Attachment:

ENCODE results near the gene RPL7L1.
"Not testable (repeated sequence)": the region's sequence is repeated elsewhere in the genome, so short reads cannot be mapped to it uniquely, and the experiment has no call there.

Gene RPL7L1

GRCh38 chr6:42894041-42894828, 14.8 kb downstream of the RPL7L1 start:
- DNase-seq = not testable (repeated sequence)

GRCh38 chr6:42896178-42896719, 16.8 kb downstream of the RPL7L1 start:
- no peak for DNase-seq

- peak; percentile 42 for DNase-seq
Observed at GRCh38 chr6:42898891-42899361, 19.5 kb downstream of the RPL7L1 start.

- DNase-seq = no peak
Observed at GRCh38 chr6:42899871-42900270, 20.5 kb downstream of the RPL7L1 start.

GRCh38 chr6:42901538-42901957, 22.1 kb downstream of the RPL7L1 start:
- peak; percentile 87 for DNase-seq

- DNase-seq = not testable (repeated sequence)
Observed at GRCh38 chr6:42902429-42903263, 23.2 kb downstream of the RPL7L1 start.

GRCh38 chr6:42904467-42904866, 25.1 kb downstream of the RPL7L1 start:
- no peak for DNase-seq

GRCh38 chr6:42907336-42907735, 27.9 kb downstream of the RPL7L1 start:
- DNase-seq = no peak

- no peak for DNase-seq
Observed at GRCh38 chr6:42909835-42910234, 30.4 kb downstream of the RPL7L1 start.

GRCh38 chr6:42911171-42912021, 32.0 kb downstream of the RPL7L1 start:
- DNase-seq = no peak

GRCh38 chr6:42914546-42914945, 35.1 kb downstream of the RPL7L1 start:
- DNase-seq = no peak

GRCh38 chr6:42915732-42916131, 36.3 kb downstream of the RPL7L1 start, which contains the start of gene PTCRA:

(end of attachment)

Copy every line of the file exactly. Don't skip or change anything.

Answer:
ENCODE results near the gene RPL7L1.
"Not testable (repeated sequence)": the region's sequence is repeated elsewhere in the genome, so short reads cannot be mapped to it uniquely, and the experiment has no call there.

Gene RPL7L1

GRCh38 chr6:42894041-42894828, 14.8 kb downstream of the RPL7L1 start:
- DNase-seq = not testable (repeated sequence)

GRCh38 chr6:42896178-42896719, 16.8 kb downstream of the RPL7L1 start:
- no peak for DNase-seq

- peak; percentile 42 for DNase-seq
Observed at GRCh38 chr6:42898891-42899361, 19.5 kb downstream of the RPL7L1 start.

- DNase-seq = no peak
Observed at GRCh38 chr6:42899871-42900270, 20.5 kb downstream of the RPL7L1 start.

GRCh38 chr6:42901538-42901957, 22.1 kb downstream of the RPL7L1 start:
- peak; percentile 87 for DNase-seq

- DNase-seq = not testable (repeated sequence)
Observed at GRCh38 chr6:42902429-42903263, 23.2 kb downstream of the RPL7L1 start.

GRCh38 chr6:42904467-42904866, 25.1 kb downstream of the RPL7L1 start:
- no peak for DNase-seq

GRCh38 chr6:42907336-42907735, 27.9 kb downstream of the RPL7L1 start:
- DNase-seq = no peak

- no peak for DNase-seq
Observed at GRCh38 chr6:42909835-42910234, 30.4 kb downstream of the RPL7L1 start.

GRCh38 chr6:42911171-42912021, 32.0 kb downstream of the RPL7L1 start:
- DNase-seq = no peak

GRCh38 chr6:42914546-42914945, 35.1 kb downstream of the RPL7L1 start:
- DNase-seq = no peak

GRCh38 chr6:42915732-42916131, 36.3 kb downstream of the RPL7L1 start, which contains the start of gene PTCRA: